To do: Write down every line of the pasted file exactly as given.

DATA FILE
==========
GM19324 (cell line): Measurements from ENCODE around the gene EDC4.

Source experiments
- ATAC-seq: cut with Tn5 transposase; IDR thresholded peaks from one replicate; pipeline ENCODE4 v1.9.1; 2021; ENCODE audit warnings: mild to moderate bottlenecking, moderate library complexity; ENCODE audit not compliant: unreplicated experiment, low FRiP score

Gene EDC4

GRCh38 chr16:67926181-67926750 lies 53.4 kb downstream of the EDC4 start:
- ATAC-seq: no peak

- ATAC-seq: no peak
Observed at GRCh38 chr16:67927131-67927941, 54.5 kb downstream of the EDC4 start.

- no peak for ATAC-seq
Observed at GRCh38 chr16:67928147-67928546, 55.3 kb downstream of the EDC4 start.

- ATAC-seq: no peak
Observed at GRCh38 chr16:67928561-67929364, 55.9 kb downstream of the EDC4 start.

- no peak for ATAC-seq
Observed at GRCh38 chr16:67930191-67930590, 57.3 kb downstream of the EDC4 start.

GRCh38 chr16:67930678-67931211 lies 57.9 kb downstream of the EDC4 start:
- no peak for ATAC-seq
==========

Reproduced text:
GM19324 (cell line): Measurements from ENCODE around the gene EDC4.

Source experiments
- ATAC-seq: cut with Tn5 transposase; IDR thresholded peaks from one replicate; pipeline ENCODE4 v1.9.1; 2021; ENCODE audit warnings: mild to moderate bottlenecking, moderate library complexity; ENCODE audit not compliant: unreplicated experiment, low FRiP score

Gene EDC4

GRCh38 chr16:67926181-67926750 lies 53.4 kb downstream of the EDC4 start:
- ATAC-seq: no peak

- ATAC-seq: no peak
Observed at GRCh38 chr16:67927131-67927941, 54.5 kb downstream of the EDC4 start.

- no peak for ATAC-seq
Observed at GRCh38 chr16:67928147-67928546, 55.3 kb downstream of the EDC4 start.

- ATAC-seq: no peak
Observed at GRCh38 chr16:67928561-67929364, 55.9 kb downstream of the EDC4 start.

- no peak for ATAC-seq
Observed at GRCh38 chr16:67930191-67930590, 57.3 kb downstream of the EDC4 start.

GRCh38 chr16:67930678-67931211 lies 57.9 kb downstream of the EDC4 start:
- no peak for ATAC-seq